• Revenue Cycle Management
  • COVID-19
  • Reimbursement
  • Diabetes Awareness Month
  • Risk Management
  • Patient Retention
  • Staffing
  • Medical Economics® 100th Anniversary
  • Coding and documentation
  • Business of Endocrinology
  • Telehealth
  • Physicians Financial News
  • Cybersecurity
  • Cardiovascular Clinical Consult
  • Locum Tenens, brought to you by LocumLife®
  • Weight Management
  • Business of Women's Health
  • Practice Efficiency
  • Finance and Wealth
  • EHRs
  • Remote Patient Monitoring
  • Sponsored Webinars
  • Medical Technology
  • Billing and collections
  • Acute Pain Management
  • Exclusive Content
  • Value-based Care
  • Business of Pediatrics
  • Concierge Medicine 2.0 by Castle Connolly Private Health Partners
  • Practice Growth
  • Concierge Medicine
  • Business of Cardiology
  • Implementing the Topcon Ocular Telehealth Platform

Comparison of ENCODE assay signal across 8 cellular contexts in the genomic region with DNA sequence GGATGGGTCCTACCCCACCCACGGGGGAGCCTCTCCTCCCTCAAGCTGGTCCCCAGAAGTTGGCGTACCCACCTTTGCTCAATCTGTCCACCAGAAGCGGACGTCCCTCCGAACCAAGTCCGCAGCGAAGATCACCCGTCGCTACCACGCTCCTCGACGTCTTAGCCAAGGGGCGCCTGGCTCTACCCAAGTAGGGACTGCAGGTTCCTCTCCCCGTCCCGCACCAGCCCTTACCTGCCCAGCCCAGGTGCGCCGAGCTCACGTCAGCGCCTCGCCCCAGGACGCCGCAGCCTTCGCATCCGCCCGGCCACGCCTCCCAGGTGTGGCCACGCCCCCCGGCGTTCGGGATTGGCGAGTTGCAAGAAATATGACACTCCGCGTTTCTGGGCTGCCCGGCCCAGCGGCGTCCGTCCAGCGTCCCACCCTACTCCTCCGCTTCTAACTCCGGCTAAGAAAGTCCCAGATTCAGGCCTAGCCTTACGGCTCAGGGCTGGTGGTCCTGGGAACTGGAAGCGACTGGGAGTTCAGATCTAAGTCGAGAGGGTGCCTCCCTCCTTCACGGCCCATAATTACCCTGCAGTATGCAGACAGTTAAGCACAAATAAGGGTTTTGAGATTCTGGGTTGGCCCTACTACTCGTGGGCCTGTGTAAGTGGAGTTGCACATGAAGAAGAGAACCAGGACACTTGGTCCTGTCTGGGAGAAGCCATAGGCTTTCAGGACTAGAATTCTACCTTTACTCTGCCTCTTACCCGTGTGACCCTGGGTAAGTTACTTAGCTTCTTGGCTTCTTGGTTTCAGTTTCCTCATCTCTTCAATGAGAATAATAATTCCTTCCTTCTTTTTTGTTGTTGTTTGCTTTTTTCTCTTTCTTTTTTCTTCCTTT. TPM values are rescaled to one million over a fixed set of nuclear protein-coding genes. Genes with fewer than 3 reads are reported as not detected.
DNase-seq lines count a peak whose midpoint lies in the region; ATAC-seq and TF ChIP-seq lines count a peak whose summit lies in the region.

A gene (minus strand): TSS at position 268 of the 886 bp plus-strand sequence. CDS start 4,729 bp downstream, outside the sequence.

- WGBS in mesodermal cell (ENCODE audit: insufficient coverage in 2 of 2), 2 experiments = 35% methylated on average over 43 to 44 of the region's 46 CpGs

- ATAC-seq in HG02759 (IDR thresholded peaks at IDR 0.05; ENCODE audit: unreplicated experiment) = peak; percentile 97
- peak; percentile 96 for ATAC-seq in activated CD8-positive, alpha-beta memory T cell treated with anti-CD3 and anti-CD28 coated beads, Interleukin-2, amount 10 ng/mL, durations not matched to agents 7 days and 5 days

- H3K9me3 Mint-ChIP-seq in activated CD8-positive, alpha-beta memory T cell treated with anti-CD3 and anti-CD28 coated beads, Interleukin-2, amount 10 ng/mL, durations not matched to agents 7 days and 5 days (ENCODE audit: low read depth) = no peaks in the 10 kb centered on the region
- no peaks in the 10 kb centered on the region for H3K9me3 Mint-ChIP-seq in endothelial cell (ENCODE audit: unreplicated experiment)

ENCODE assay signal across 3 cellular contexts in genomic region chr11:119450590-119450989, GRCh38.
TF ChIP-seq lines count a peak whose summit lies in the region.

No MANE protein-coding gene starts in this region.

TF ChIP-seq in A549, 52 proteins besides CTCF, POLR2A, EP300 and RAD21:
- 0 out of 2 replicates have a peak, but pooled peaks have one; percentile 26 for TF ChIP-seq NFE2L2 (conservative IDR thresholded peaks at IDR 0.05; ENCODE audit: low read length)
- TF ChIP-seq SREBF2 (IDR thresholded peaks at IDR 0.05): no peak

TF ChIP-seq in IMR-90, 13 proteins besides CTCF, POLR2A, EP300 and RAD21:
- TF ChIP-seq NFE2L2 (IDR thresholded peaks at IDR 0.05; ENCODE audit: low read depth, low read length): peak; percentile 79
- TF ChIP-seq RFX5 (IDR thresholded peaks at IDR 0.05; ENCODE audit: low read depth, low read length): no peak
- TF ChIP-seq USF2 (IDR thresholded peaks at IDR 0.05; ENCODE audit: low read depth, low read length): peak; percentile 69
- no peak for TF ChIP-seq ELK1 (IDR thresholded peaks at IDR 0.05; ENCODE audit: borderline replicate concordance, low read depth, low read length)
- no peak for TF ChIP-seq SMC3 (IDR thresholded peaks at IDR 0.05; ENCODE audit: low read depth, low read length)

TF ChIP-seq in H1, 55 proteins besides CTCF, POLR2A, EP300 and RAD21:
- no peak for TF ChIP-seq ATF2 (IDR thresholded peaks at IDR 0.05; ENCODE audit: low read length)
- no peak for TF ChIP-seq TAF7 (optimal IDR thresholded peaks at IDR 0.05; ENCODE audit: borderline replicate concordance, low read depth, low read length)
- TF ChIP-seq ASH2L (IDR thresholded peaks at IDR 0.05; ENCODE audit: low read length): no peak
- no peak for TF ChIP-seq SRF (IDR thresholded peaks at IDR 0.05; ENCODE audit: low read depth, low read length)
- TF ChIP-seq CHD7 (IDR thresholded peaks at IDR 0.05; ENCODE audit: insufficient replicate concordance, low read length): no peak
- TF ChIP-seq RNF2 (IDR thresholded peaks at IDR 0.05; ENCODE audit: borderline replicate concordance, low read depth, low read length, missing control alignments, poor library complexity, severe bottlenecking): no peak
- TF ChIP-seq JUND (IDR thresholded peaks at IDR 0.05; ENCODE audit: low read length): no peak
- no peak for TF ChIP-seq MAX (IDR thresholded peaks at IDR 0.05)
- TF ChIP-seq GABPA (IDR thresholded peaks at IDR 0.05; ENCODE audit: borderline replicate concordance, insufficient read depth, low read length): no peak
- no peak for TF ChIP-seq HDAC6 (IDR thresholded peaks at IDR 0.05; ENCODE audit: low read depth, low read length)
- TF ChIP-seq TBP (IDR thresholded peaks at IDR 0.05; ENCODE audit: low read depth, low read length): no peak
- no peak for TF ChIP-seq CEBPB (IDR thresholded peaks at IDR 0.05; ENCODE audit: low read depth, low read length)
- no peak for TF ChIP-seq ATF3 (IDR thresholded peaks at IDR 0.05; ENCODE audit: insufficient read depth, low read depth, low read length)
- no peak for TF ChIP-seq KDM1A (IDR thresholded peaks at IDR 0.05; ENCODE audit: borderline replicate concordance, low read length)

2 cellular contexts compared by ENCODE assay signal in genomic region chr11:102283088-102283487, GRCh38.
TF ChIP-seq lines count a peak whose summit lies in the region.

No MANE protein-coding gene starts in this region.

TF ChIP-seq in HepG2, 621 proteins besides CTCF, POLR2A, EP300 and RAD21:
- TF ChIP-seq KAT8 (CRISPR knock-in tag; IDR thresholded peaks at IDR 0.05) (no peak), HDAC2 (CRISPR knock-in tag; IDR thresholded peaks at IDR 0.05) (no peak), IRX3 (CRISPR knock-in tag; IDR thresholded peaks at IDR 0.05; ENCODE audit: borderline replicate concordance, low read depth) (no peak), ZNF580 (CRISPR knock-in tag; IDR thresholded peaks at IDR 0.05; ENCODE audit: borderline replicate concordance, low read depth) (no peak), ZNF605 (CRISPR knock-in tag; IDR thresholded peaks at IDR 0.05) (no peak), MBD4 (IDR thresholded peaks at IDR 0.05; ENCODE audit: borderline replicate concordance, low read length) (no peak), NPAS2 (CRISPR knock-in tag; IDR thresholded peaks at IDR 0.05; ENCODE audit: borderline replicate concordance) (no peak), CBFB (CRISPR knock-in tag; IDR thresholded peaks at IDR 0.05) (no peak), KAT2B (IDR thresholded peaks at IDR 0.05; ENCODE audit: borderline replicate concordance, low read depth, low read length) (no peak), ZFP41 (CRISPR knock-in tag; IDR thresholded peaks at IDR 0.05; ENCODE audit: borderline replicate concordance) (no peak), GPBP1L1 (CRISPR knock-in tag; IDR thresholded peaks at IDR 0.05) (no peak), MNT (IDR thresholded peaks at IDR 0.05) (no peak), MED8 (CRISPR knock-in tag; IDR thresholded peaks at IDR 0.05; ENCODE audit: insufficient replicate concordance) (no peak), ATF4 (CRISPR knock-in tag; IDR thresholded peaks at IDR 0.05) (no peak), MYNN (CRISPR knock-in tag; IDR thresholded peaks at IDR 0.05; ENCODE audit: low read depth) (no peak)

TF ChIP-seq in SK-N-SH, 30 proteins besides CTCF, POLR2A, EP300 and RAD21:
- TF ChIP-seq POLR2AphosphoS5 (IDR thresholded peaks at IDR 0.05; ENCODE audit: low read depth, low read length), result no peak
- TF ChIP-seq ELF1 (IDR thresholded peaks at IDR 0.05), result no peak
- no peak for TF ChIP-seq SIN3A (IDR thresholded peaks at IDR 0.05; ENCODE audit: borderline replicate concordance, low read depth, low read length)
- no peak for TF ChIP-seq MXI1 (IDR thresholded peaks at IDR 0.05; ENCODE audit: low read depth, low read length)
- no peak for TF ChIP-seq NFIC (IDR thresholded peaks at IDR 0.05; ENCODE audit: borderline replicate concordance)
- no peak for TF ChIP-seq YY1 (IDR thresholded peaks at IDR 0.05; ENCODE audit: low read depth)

• Malpractice
  • Influenza
  • Sexual Health
  • Chronic Conditions
  • Technology
  • Legal and Policy
  • Money
  • Opinion
  • Vaccines
  • Practice Management
  • Patient Relations
  • Careers

Helping Physicians Get Back Into Practice


In light of the physician shortage, the American Medical Association recently released recommendations to help standardize and simplify the process for doctors who want to reenter the clinical practice.

This article originally appeared on HCPLive.com.

In light of the physician shortage, the American Medical Association has released recommendations to help standardize and simplify the process for doctors who want to reenter the clinical practice.

The AMA defines physician reentry as a return to practice in the discipline in which one has been trained or certified following an extended period of clinical inactivity not resulting from discipline or impairment.

Physicians wishing to return to clinical practice after a period of inactivity often face considerable barriers due to a lack of consistency among state licensing boards. In addition, hospitals and specialty board organizations have no standard mechanisms for credentialing and certification after such an absence.